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Saturday, December 26, 2015

Comparison: Hot Wheels 2015 Exotic Rides 5-pack



This one took a while to finally post as I did this comparo, along with the Big 3 Heavy Duty trucks a few months ago, but after some delays that included lots of schoolwork the comparo is finally here.  Avid readers will remember the popular Matchbox exotic 5-pack comparison from last year or the Hot Wheels Ferrari 5-pack that was done earlier this year from the 2014 line.  This year Hot Wheels filled in the missing Ferrari gap with one sharp 5-pack of exotic cars; truth be told Hot Wheels has been doing an exotic car 5-pack each year for the past few years.  However, most of the 5-packs were a bit lukewarm with so-so models and not-so-great colors, depending on your point of view.  For 2015 all of the stops were pulled out with the Pagani Huayra headlining the 5-pack in an awesome deco.  Also joining the list is the Alfa 8C in orange, the return of the Lotus Esprit V8 with a retooled metal rear spoiler, the always awesome Porsche 911 GT2, and another lessly-impressive but cool nonetheless Lamborghini Aventador J concept.  So it's time to break out the test categories and find out which one is the best.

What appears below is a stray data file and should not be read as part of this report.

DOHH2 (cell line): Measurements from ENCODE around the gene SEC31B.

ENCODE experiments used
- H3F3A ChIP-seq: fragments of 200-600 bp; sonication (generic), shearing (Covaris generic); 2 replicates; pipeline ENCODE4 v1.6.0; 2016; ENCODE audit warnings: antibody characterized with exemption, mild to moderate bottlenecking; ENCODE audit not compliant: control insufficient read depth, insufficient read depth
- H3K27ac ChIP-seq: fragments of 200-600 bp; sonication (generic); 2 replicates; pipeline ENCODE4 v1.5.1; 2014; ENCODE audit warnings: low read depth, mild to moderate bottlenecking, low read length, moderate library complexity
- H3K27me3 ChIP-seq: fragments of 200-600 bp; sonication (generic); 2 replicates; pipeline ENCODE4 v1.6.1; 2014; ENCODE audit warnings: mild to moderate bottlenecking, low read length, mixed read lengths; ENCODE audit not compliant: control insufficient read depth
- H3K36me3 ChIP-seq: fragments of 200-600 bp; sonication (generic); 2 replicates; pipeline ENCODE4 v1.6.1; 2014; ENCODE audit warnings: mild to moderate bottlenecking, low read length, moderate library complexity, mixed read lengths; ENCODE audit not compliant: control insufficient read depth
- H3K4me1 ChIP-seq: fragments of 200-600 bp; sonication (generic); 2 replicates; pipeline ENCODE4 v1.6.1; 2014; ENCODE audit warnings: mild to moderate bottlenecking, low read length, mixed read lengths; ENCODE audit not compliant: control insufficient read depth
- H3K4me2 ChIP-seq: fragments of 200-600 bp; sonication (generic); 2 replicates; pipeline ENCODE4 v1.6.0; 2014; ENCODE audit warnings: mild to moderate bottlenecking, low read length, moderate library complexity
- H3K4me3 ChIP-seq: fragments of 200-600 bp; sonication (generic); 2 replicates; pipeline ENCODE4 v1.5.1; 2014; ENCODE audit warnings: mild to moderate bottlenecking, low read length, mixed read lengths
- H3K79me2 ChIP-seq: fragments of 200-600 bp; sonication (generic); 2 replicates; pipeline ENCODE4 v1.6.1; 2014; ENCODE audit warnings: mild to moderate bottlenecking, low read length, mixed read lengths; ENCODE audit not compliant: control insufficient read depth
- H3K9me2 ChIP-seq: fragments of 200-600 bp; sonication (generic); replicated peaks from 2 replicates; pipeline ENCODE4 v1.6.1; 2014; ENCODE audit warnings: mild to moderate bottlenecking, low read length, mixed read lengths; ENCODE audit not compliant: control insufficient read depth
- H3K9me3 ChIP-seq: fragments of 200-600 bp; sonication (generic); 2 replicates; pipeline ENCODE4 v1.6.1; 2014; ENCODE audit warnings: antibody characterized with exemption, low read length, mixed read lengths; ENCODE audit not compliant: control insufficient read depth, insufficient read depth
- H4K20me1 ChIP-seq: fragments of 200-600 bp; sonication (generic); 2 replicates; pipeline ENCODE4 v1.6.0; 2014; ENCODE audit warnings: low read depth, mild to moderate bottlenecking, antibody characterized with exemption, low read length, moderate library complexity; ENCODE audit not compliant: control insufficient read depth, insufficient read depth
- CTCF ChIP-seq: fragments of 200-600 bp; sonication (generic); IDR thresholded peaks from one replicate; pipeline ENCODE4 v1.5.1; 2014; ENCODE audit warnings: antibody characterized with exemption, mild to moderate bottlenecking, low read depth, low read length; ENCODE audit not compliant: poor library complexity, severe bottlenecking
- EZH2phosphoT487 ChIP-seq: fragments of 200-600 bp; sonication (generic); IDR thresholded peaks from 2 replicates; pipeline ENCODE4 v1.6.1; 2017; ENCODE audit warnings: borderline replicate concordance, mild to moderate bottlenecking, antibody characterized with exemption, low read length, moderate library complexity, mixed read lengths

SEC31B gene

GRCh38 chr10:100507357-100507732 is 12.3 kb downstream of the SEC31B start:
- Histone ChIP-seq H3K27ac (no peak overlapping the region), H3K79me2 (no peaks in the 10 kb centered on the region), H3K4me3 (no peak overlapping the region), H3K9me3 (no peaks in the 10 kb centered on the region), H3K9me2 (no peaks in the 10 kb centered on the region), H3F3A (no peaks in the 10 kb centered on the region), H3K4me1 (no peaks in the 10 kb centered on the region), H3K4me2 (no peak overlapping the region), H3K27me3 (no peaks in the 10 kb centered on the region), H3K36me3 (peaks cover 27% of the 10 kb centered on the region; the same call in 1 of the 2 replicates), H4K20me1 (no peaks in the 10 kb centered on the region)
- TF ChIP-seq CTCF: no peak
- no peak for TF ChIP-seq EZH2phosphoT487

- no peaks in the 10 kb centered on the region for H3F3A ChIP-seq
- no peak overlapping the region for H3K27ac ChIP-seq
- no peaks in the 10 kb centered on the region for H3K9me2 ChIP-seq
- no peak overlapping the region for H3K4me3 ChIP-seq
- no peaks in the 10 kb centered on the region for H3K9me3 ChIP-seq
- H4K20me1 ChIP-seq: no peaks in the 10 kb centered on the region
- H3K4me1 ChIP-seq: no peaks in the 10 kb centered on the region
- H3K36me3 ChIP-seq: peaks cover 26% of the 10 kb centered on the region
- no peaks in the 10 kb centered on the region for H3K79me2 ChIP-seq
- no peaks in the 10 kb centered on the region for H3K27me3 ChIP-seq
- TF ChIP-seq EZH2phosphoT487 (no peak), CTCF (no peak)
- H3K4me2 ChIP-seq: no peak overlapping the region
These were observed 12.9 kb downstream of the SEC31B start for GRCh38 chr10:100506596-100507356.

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Exterior